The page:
An employee who claims he was discriminated against has to prove, among other things, that he was meeting his employer’s legitimate expectations at the time he was fired. Those expectations include behaving appropriately with co-workers. An incident or two of aggressive or disruptive behavior is reason enough to terminate an employee.
Simply put, you don’t have to put up with employees who can’t get along with others, raise their voices, slam doors and generally act as if they could explode into a rage at any moment. Those are legitimate firing offenses.
Recent case: Anthony, who is black, was hired as an intern in a federal career program. Internships last two years, with the first year being probationary.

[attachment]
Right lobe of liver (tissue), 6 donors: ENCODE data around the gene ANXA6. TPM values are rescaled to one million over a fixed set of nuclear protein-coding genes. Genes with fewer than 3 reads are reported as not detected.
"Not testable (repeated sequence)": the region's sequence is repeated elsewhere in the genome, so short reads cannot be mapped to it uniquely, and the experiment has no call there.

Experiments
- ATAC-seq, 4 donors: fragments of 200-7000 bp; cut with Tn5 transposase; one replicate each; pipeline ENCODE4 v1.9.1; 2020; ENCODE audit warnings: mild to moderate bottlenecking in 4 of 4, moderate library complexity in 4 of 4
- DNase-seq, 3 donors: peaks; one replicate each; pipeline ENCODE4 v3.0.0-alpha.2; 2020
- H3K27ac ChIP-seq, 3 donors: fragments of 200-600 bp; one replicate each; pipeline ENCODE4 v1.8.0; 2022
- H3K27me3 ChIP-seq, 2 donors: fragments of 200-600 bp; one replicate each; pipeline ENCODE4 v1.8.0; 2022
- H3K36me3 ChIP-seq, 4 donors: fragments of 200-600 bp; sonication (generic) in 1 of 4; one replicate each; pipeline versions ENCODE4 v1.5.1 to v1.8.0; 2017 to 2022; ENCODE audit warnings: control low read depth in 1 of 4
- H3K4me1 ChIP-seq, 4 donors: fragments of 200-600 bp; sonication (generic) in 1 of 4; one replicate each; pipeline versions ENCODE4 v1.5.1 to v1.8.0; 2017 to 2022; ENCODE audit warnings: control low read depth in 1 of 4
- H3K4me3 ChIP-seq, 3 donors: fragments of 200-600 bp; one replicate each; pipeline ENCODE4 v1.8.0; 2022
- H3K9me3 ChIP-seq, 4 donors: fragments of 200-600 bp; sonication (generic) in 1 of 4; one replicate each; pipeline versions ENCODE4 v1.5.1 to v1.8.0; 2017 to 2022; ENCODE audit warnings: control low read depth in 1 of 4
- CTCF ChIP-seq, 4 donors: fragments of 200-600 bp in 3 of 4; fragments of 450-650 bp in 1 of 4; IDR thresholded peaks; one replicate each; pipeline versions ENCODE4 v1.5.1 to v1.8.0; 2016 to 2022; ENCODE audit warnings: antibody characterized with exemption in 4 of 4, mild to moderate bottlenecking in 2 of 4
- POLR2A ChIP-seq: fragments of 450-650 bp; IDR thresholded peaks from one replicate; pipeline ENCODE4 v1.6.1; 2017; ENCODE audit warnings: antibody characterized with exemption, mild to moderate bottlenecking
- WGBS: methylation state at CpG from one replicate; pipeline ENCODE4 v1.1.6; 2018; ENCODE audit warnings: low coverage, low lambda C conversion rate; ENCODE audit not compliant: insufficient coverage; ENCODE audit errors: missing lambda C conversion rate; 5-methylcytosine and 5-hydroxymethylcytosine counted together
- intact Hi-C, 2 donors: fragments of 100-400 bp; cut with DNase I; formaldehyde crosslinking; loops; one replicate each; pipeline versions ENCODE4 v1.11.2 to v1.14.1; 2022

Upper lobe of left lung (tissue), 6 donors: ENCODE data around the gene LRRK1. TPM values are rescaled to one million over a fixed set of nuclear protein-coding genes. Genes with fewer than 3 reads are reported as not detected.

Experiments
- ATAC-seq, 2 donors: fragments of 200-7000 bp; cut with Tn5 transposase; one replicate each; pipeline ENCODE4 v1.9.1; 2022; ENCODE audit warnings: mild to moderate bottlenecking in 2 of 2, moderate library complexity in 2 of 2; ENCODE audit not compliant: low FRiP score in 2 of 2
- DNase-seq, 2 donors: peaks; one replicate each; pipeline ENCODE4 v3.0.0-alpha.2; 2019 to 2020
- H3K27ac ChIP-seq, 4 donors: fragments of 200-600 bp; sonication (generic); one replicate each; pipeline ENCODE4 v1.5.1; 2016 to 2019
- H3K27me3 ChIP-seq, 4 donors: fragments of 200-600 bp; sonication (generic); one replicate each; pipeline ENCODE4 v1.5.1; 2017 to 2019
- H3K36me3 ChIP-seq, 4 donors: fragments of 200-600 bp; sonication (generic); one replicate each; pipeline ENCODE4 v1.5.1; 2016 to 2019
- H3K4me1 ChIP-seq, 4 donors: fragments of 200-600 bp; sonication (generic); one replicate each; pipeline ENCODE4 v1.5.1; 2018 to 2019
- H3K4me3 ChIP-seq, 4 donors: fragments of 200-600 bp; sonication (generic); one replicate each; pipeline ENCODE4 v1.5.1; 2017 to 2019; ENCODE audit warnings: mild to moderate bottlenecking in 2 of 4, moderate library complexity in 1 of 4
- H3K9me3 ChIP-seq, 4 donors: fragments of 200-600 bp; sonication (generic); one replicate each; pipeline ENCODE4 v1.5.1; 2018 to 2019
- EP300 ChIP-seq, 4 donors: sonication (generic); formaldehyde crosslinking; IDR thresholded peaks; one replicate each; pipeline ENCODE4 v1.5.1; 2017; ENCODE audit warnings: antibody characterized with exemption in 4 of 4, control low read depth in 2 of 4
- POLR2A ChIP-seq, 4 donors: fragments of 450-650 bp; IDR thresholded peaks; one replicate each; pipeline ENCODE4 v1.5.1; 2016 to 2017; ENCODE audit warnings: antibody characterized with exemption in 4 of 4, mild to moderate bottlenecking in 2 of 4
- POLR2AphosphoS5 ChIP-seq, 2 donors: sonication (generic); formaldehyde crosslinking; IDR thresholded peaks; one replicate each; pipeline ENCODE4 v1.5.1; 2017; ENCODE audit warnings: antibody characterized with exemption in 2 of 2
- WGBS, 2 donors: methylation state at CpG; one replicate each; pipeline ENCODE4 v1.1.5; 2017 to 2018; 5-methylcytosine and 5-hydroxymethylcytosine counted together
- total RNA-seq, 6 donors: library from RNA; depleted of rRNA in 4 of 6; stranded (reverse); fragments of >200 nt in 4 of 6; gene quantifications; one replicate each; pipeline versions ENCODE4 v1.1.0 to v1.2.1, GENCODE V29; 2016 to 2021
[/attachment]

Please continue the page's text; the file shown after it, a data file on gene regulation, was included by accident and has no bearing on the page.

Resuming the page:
Almost immediately, he got into an argument with another employee who was supposed to be his mentor. Anthony had demanded to know why he wasn’t selected to attend a training session. The mentor described Anthony’s beha...(register to read more)
- Nine years later, Prudential settlement not quite settled
- Document all employee record requests
- Use this simple rule when interviewing: If it could be a slur, don't say it
- Watch out for retaliation—even if employee never made formal discrimination complaint
- Caution on mandatory arbitration! Decisions almost impossible to overturn